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The Chronicle of Higher Education
Friday, February 8, 2002


A Professor Bets on Jai Alai -- With Computer Models


The sport of jai alai might not have a wide following, but its complex scoring system "has interesting mathematical properties that just beg the techno-geek to try to exploit it," writes Steven Skiena, a professor of computer science at the State University of New York at Stony Brook. In a new book, Mr. Skiena does just that -- using computer models to develop a system for betting on jai alai that he put into practice.

In its 200 pages, Calculated Bets: Computers, Gambling, and Mathematical Modeling to Win (Cambridge University Press and the Mathematical Association of America, 2001) covers a lot of ground. The book explains jai alai's rules, regulations, and betting options; the mathematics behind the sport; the computing technology that Mr. Skiena and three student assistants used to create betting models; and the results of the project. Mr. Skiena also offers asides about topics such as data analysis, elegant computer programming, and why computer scientists hate Microsoft. (More information about the book is available online at Mr. Skiena's Web site.)

Jai alai is played live as a betting attraction in Connecticut and Florida, and its scoring system reflects its gambling accessibility. Games involve eight participants: Two players start by competing for a point, while the others wait in line. The winner of each point stays out on the court, while the loser returns to the back of the queue. A game ends when one player accrues seven points; then, win, place, and show positions are awarded.

Using a computer program that simulated jai-alai matches by randomly generating a winner for each point, Mr. Skiena learned that, if all players were of equal skill, some bets would be much safer than others. A trifecta -- a bet in which the win, place, and show players must be chosen correctly and in order -- pays off substantially more often if it includes the 1, 4, and 2 players than if it is a 5-8-7 bet, for example.

By comparing data from his simulation with records of actual matches, Mr. Skiena learned that his initial simulations only told part of the story. In order to factor in the skills of individual players and doubles teams, Mr. Skiena programmed his computer to download and process game scores posted daily on the Web sites of three leading jai-alai courts.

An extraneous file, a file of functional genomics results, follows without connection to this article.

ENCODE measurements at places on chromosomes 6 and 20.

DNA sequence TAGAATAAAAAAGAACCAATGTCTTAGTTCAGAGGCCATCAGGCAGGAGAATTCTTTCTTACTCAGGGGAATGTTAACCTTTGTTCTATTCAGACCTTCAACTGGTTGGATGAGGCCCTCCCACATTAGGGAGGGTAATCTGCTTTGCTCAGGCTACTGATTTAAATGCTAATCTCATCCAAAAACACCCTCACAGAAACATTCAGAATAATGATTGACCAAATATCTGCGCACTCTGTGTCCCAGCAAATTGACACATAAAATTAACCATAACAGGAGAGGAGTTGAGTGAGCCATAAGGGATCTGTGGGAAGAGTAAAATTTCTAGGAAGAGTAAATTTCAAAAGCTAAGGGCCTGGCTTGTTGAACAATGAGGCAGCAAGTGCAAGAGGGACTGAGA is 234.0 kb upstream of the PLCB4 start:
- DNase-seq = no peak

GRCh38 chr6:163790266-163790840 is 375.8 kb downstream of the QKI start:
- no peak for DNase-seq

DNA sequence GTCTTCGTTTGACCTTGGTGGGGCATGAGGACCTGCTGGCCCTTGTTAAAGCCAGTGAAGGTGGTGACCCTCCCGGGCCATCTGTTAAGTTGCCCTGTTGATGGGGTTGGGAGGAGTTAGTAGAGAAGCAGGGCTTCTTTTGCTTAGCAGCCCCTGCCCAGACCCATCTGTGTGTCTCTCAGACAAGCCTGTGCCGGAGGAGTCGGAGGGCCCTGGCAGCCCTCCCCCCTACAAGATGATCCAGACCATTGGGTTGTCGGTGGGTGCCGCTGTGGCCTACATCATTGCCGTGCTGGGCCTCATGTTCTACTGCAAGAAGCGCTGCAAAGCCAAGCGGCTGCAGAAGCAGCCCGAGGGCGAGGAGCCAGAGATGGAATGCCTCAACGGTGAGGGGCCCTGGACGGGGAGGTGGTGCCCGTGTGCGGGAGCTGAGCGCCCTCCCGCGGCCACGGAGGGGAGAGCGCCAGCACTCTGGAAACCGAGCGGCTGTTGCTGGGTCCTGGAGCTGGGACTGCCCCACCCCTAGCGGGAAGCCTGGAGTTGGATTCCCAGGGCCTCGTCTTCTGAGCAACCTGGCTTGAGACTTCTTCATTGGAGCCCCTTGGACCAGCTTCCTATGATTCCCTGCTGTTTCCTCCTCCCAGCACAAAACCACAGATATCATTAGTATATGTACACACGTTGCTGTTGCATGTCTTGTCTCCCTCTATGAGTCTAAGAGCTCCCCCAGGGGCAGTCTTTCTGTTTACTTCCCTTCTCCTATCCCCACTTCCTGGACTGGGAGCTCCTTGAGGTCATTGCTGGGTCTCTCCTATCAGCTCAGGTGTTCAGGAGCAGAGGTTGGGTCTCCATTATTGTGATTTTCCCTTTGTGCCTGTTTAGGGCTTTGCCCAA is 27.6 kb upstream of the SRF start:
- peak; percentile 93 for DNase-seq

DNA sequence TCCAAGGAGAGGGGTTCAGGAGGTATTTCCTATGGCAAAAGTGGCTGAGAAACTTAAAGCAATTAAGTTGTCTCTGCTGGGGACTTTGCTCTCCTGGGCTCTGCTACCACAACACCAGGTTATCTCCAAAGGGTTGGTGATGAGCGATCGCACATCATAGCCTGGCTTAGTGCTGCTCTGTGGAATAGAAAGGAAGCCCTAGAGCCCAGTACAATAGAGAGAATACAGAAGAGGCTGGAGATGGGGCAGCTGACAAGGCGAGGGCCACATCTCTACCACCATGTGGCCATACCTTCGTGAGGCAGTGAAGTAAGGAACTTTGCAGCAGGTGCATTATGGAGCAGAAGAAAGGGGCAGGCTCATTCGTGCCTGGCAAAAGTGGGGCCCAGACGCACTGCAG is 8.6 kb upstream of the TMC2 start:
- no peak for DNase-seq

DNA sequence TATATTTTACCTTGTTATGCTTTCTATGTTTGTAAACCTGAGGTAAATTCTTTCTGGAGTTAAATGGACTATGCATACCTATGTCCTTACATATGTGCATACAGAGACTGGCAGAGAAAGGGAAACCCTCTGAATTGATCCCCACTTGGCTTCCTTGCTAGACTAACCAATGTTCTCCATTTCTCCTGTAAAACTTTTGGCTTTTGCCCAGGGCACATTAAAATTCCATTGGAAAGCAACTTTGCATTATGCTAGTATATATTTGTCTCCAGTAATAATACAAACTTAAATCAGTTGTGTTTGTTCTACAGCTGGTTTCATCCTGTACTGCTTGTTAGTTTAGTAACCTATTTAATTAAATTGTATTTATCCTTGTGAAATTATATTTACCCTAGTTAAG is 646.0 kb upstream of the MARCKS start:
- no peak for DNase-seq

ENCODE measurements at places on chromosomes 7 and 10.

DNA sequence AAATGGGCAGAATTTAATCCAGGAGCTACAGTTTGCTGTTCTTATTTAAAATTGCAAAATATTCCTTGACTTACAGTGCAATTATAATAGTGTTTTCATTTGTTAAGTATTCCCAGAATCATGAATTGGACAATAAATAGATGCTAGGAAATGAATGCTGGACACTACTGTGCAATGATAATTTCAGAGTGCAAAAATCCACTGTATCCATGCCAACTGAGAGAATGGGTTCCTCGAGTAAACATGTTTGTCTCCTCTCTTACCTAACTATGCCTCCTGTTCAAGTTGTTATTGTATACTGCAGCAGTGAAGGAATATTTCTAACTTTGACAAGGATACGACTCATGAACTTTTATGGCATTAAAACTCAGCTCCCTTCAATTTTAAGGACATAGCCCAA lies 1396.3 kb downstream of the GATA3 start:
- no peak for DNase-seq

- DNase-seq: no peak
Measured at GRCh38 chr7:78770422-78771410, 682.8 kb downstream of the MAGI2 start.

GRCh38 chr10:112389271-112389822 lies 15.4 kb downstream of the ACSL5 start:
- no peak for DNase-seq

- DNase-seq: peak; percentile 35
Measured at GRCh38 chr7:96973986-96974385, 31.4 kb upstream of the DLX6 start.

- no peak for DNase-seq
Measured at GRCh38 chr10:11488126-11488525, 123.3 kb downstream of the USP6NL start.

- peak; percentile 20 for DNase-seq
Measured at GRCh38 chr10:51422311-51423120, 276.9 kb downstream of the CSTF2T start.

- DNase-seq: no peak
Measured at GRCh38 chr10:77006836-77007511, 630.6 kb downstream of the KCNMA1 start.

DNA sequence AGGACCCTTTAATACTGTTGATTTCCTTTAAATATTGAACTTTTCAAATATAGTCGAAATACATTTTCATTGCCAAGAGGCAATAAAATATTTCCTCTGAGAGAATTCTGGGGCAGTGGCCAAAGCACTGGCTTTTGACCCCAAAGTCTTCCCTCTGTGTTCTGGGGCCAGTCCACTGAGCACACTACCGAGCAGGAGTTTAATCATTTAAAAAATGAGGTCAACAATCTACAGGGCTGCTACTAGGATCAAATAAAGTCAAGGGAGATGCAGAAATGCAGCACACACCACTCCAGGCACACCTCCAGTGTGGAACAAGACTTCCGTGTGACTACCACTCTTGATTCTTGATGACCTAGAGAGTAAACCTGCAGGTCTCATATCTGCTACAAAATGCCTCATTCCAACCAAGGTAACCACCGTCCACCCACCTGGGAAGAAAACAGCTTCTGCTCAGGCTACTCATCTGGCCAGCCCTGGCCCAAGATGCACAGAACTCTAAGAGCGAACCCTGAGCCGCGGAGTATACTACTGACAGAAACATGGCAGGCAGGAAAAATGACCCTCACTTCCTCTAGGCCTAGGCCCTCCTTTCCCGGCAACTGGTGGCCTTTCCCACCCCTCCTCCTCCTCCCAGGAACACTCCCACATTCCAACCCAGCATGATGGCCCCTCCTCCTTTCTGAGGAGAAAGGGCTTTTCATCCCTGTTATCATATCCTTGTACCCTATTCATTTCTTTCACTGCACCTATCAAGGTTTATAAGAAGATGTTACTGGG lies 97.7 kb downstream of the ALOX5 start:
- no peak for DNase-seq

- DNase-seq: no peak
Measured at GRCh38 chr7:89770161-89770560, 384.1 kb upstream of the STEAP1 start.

He also had to take into account the system used by jai-alai betting houses -- parimutuel wagering, in which all of the money bet on a game is pooled and split among the winners. To make money, Mr. Skiena had to teach his program to take into account the effect that its bets would have on each game's pool and to avoid commonplace bets that would yield disappointing payoffs.

Ultimately, Mr. Skiena writes, "it was time to put my money where my mouth was." In the first six months he ran it, his program earned him more than $550; in a later two-week period, it netted nearly $1,000. (Because his winnings came from a research project, Mr. Skiena donated all of the money to a university charity.) Mr. Skiena engineered his transactions completely by computers, which canvassed jai-alai courts' Web pages for schedules and dialed a telephone service to place bets.

His work on jai alai was "sort of a left-field thing," says Mr. Skiena, whose "honest research" is in computational biology. But Calculated Bets links its gambling models to the mathematical and computational concepts that underlie them. Throughout the book, Mr. Skiena digresses from his main story to offer explanations of predictive computer modeling, the difference between probability and statistics, dangers that computer scientists face in generating random numbers, and language-recognition techniques that computers use. He also includes a glossary and an appendix of recommended mathematical-modeling projects.

Calculated Bets is not a textbook, says Mr. Skiena, but its emphasis on applied computing and mathematics could make it a supplement for modeling and statistics courses.

Keith Devlin, executive director of the Center for the Study of Language and Information at Stanford University, agrees. The book "is almost a case study of how you would take mathematical reasoning and put it to work in a particular domain," Mr. Devlin says. "You can see the love and inspiration that [Mr. Skiena] has."

Feedback has come from numerous venues, according to Mr. Skiena. Sports and statistics enthusiasts, gambling-industry insiders, and jai-alai devotees have all contacted him, almost all with positive comments. Some members of the "beleaguered minority" of jai-alai fans have issued a mild reproach, though: "They're always complaining I didn't say jai alai was beautiful enough," Mr. Skiena says.

Mr. Skiena stopped betting on jai-alai matches some time ago, but his program still runs, sending him recommended bets that he checks daily. While he enjoys writing for a popular audience, he does not see any more gambling models in his future: "I feel that we've proven we could beat jai alai."

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Copyright © 2002 by The Chronicle of Higher Education